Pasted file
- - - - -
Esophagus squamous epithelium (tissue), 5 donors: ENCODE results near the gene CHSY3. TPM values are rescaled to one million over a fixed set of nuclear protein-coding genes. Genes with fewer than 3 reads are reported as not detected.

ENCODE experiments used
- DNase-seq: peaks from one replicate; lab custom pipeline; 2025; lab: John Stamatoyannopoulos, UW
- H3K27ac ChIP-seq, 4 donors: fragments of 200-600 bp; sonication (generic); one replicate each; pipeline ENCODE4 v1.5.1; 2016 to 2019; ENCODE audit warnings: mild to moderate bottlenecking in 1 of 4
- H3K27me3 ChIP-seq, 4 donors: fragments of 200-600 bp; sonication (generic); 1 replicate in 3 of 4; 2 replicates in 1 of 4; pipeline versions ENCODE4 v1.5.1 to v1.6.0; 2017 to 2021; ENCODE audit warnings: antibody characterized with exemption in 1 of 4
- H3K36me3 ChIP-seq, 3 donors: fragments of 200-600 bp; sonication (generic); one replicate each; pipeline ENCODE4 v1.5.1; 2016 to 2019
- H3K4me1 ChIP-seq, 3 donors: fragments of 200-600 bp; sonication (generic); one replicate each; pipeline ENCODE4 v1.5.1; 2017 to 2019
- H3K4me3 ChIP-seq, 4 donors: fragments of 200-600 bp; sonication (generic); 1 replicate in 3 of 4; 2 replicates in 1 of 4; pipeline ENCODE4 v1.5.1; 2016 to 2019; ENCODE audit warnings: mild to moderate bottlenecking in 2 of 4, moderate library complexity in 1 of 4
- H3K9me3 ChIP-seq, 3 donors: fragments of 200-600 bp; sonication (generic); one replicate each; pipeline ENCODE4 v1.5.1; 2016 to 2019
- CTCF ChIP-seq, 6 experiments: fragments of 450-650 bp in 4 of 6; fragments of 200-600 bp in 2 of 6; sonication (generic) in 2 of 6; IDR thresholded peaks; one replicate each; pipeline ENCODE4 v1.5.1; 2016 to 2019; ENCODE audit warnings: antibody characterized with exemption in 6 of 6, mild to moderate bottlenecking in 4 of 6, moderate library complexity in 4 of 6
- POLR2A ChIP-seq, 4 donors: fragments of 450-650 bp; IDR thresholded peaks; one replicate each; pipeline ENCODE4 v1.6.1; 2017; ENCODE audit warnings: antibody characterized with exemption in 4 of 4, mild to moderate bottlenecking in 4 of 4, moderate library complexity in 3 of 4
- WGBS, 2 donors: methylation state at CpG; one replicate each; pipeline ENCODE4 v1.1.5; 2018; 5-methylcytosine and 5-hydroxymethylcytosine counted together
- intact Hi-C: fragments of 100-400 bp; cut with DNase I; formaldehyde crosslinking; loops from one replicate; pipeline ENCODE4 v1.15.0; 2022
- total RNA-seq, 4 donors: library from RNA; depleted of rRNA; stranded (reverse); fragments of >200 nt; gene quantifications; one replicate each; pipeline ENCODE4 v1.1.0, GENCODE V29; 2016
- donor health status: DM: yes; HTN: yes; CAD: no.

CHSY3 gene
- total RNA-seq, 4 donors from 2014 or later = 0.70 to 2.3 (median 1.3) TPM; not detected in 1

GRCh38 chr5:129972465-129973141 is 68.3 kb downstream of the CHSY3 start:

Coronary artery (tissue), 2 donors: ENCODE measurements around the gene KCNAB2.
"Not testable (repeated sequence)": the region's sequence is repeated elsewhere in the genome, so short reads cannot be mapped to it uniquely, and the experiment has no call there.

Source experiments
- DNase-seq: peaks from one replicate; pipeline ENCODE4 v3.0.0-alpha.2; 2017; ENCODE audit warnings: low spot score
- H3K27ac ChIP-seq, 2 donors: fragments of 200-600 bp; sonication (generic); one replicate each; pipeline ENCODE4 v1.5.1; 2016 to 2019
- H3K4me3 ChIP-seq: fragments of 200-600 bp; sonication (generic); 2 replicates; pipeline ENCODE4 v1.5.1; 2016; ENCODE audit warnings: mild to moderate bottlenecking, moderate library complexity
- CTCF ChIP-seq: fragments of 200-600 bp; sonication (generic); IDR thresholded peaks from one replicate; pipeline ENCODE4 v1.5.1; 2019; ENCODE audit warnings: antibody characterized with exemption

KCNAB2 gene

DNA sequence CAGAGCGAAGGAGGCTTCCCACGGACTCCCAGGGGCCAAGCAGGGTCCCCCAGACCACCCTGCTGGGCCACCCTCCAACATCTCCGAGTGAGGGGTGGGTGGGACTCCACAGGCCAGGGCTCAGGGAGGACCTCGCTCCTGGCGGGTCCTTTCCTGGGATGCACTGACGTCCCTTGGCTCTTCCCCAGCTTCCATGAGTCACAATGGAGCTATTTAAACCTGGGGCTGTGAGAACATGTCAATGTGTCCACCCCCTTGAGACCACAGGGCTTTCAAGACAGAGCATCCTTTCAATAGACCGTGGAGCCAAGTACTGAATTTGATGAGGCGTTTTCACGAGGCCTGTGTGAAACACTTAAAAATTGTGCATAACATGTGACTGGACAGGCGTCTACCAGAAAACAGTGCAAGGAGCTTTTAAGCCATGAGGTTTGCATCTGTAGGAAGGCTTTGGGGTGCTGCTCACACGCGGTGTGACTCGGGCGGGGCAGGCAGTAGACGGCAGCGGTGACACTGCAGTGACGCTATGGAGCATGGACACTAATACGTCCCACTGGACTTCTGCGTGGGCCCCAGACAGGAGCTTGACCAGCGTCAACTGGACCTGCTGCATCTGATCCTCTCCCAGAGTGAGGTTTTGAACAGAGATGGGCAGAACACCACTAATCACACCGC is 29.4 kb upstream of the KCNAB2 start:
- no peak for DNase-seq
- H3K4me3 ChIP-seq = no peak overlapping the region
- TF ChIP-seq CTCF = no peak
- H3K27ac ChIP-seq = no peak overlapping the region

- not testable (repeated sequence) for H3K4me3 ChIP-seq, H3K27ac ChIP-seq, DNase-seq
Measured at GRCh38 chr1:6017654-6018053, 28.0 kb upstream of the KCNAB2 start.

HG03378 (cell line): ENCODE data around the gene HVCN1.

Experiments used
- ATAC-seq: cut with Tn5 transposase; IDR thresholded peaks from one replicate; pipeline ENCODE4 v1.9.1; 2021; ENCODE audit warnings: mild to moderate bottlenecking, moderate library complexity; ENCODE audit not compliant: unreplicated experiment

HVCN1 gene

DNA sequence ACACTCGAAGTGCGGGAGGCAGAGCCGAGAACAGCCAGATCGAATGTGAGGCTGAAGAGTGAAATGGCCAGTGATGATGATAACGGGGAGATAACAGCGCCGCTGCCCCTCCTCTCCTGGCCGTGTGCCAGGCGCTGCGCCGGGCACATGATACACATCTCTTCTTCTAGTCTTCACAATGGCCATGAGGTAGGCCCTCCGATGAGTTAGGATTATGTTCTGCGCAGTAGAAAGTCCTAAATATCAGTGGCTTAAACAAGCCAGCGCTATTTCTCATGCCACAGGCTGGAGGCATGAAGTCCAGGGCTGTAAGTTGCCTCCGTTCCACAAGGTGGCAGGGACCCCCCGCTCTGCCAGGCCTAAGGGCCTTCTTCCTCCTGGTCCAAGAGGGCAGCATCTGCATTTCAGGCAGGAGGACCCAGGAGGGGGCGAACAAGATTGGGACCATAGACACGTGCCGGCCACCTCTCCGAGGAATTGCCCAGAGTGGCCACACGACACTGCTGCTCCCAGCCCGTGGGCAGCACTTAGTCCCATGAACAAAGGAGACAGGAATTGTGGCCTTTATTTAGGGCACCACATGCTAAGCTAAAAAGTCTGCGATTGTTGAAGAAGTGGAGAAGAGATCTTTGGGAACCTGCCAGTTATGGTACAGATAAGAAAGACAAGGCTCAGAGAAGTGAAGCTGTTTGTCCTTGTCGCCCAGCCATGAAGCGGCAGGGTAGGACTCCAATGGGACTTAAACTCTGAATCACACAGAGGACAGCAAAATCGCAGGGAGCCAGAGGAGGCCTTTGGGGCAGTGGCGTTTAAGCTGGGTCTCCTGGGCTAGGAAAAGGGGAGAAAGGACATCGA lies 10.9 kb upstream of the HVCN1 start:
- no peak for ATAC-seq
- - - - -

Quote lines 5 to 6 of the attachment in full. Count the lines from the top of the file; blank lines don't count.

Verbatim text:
- H3K27me3 ChIP-seq, 4 donors: fragments of 200-600 bp; sonication (generic); 1 replicate in 3 of 4; 2 replicates in 1 of 4; pipeline versions ENCODE4 v1.5.1 to v1.6.0; 2017 to 2021; ENCODE audit warnings: antibody characterized with exemption in 1 of 4
- H3K36me3 ChIP-seq, 3 donors: fragments of 200-600 bp; sonication (generic); one replicate each; pipeline ENCODE4 v1.5.1; 2016 to 2019